Where art, advertising and the city clash and come together…

Tuesday, April 4 Trump was being arraigned. I was walking down Madison Avenue on my way to the MoMA and passed TV reporters and cameras trained on 56th Street toward the Trump Tower entrance….

I crossed to the other corner and immediately saw this window display.

And here’s an iconic slogan, but SO BIG and BRIGHT!

This eye caught my eye. A statement? Command?


The MoMA

I finally made it to the MoMA, only seven blocks from our hotel. I was a little shocked to find so many tourists obsessed with Instagramming their visit, making themselves the subjects and the artwork just the background. And unfortunately their camera phones became the “subject” for the rest of us as they blocked the paintings. Forget about getting anywhere near Van Gogh’s Starry Night. Lots of other people took pictures of the most famous artworks rather than actually looking at them. It really IS different to see them in person. Isn’t the point of going to the museum to experience the originals? I spent quality time with some great works in the quieter corners. It was nice to be drawn into a work and just be with it. Here are a few of my non-mobbed favorites from the day. Georgia O’Keefe really doesn’t translate in a photograph. *Disclaimer: These facsimiles are for illustration purposes only, when I wasn’t blocking anybody.

Georgia O’Keefe: Abstraction Blue (You really have to see it in person)
Marcel Duchamp: Bicycle Wheel. (I didn’t do any biking while in NYC, but it was nice to see this.)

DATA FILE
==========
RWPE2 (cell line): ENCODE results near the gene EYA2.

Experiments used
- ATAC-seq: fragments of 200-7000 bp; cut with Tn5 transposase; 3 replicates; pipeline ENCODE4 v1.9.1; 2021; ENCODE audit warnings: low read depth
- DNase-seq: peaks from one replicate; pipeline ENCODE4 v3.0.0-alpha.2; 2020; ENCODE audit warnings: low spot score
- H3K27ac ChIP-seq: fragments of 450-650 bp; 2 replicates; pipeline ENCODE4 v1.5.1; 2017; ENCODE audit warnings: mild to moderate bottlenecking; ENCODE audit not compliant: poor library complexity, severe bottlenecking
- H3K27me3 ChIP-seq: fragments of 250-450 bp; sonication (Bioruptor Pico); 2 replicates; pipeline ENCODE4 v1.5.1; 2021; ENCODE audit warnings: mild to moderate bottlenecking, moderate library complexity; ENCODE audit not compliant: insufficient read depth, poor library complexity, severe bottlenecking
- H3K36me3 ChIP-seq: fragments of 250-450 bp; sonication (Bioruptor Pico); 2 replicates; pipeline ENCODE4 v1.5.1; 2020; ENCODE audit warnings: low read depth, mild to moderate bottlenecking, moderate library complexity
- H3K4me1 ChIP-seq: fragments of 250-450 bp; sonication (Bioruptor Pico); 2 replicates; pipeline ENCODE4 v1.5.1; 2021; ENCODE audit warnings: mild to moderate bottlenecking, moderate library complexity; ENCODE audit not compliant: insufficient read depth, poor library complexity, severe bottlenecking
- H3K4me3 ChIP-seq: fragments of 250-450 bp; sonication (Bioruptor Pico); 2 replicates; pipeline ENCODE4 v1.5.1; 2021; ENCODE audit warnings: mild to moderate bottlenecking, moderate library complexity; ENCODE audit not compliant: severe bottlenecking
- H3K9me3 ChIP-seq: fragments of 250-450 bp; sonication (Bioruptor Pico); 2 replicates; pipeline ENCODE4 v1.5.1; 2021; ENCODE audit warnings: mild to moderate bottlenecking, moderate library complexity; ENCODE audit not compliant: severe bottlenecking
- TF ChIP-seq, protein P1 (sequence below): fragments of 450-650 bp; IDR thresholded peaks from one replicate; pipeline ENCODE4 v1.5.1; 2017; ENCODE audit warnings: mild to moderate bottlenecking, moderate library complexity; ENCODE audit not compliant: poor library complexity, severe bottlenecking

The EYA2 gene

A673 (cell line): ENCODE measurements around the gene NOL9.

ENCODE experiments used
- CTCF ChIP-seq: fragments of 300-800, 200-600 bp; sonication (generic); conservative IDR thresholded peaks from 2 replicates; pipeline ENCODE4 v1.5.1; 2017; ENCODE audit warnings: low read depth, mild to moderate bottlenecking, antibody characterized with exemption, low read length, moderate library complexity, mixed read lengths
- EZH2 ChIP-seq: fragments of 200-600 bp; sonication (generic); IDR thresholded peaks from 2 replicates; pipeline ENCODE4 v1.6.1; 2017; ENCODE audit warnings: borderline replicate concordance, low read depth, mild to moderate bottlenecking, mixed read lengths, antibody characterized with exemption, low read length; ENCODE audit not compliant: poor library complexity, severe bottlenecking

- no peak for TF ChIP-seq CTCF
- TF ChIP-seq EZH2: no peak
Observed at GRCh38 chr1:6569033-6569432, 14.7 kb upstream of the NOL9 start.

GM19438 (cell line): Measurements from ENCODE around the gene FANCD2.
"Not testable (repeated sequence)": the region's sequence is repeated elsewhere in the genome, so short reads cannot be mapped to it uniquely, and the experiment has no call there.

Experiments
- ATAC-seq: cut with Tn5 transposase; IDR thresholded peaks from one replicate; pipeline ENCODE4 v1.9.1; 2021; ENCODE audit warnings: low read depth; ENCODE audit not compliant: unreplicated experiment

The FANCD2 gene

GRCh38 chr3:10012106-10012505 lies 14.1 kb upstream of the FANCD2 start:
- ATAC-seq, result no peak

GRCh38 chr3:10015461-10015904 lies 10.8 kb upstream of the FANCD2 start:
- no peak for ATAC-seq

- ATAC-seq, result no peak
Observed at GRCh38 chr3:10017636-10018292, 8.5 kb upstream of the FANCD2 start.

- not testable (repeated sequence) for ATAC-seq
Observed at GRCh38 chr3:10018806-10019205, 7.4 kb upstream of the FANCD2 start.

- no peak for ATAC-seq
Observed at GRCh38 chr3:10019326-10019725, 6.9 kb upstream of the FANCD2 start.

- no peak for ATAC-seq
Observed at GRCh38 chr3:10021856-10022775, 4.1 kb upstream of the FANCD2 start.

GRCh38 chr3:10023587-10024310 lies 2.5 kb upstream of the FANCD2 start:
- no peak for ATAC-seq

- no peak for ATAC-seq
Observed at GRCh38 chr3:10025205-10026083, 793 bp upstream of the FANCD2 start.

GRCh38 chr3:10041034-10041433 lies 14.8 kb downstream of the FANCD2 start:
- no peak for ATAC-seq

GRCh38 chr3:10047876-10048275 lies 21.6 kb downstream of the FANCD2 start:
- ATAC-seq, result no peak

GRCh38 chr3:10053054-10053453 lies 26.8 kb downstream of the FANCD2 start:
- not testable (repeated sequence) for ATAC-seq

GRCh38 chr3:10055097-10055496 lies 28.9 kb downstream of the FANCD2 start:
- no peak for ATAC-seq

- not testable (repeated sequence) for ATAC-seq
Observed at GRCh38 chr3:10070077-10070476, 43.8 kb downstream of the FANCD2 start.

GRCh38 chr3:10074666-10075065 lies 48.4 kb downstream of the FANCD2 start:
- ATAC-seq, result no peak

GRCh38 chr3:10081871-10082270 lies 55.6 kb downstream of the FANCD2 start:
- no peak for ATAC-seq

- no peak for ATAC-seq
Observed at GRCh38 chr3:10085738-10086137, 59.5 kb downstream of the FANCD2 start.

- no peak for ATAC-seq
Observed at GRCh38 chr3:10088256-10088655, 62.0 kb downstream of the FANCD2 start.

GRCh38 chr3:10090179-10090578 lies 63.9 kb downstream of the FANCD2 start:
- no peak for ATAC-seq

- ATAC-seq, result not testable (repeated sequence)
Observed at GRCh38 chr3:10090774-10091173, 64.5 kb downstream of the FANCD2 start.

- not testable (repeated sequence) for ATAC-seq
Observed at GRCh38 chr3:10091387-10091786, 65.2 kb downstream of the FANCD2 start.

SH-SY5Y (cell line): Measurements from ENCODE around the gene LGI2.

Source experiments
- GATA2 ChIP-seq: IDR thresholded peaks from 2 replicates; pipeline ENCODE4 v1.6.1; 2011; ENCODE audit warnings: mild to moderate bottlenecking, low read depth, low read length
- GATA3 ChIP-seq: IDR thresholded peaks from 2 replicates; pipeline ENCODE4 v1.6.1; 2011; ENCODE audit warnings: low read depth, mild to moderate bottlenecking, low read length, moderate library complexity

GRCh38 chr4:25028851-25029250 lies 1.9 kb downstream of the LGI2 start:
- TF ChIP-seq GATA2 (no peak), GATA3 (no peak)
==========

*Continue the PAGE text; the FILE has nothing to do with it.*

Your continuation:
Paula Modersohn-Becker: Self-Portrait with Two Flowers in Her Raised Left Hand
Paul Gauguin: The Moon and the Earth
David Alfaro Siqueriros: Etnografia (Ethnography)

The Asia Society: Variations of Hell

I was walking by, so I went in. Somehow I always think I will enjoy these types of things more than I do. (i.e. the Body Worlds exhibit, and the Torture Museum in Prague. Nightmares for weeks after both of those.) It was interesting, but scenes of everlasting torture are never very fun.

And finally, I had this over-the-top (literally) New York experience with Jon and Aaron: the ultimate in views and reflections at Summit 1 Vanderbilt next to Grand Central Station: Looking down instead of up at the city.

You might be surprised that Aaron is the only one of us three not holding a phone here. It was really hard not to take a million pictures!

Sometimes it’s all in the eye of the beholder….

13 thoughts on “The City as Spectacle

  1. Thank you for sending. Loved every drop!!

    Maurine Killough
    You are not IN the Universe you ARE the universe—an intrinsic part of it.
    Ultimately you are not a person, but a focal point where the universe is becoming conscious of itself. What an amazing miracle.—Eckhart Tolle

    Liked by 1 person

  2. Lisa, what a visual, sensuous, and thoughtful trip report! I felt a little like I got to take the trip with you guys. I love the Georgia O’Keefe! “Abstraction Blue” is a favorite.

    Liked by 1 person

  3. What fun to live vicariously through the abundantly illustrated story of your stay! It’s been a long time since I visited Manhattan. It is a lot of fun. But my favorite was probably the poetry installation at the Rye Playland. I always love it when somebody official decides that poetry belongs out in the world!

    Liked by 1 person

  4. Thanks, Audrey. Rye Playland was really cool, because whoever chose the poetry did not just go the obvious cliche route but matched really beautiful and intriguing poems with different areas of the trail and on different kinds of surfaces and displays. One poem went up a tree.